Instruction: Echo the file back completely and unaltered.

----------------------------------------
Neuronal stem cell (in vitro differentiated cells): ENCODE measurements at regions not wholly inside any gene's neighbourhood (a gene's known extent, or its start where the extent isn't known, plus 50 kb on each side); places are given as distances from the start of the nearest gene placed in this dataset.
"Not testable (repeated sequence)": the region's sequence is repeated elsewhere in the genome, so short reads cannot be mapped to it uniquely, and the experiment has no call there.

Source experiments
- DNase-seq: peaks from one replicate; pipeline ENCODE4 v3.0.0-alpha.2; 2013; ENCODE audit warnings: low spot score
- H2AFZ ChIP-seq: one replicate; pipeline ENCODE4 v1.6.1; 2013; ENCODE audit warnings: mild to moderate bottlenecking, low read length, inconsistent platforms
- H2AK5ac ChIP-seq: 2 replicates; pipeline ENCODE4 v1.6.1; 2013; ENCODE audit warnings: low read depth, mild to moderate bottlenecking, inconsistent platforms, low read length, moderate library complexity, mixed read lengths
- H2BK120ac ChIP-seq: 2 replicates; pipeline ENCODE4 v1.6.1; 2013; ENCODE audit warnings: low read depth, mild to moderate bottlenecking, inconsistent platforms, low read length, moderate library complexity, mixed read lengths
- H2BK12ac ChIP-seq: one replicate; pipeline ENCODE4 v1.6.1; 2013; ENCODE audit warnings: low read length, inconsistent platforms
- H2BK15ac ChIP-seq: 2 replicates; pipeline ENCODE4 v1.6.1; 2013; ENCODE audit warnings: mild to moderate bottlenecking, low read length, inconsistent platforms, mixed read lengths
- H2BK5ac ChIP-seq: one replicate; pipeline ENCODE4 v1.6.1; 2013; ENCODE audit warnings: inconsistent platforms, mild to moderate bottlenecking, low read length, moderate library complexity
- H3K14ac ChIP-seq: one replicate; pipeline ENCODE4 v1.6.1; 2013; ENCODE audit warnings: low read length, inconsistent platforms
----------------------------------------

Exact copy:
Neuronal stem cell (in vitro differentiated cells): ENCODE measurements at regions not wholly inside any gene's neighbourhood (a gene's known extent, or its start where the extent isn't known, plus 50 kb on each side); places are given as distances from the start of the nearest gene placed in this dataset.
"Not testable (repeated sequence)": the region's sequence is repeated elsewhere in the genome, so short reads cannot be mapped to it uniquely, and the experiment has no call there.

Source experiments
- DNase-seq: peaks from one replicate; pipeline ENCODE4 v3.0.0-alpha.2; 2013; ENCODE audit warnings: low spot score
- H2AFZ ChIP-seq: one replicate; pipeline ENCODE4 v1.6.1; 2013; ENCODE audit warnings: mild to moderate bottlenecking, low read length, inconsistent platforms
- H2AK5ac ChIP-seq: 2 replicates; pipeline ENCODE4 v1.6.1; 2013; ENCODE audit warnings: low read depth, mild to moderate bottlenecking, inconsistent platforms, low read length, moderate library complexity, mixed read lengths
- H2BK120ac ChIP-seq: 2 replicates; pipeline ENCODE4 v1.6.1; 2013; ENCODE audit warnings: low read depth, mild to moderate bottlenecking, inconsistent platforms, low read length, moderate library complexity, mixed read lengths
- H2BK12ac ChIP-seq: one replicate; pipeline ENCODE4 v1.6.1; 2013; ENCODE audit warnings: low read length, inconsistent platforms
- H2BK15ac ChIP-seq: 2 replicates; pipeline ENCODE4 v1.6.1; 2013; ENCODE audit warnings: mild to moderate bottlenecking, low read length, inconsistent platforms, mixed read lengths
- H2BK5ac ChIP-seq: one replicate; pipeline ENCODE4 v1.6.1; 2013; ENCODE audit warnings: inconsistent platforms, mild to moderate bottlenecking, low read length, moderate library complexity
- H3K14ac ChIP-seq: one replicate; pipeline ENCODE4 v1.6.1; 2013; ENCODE audit warnings: low read length, inconsistent platforms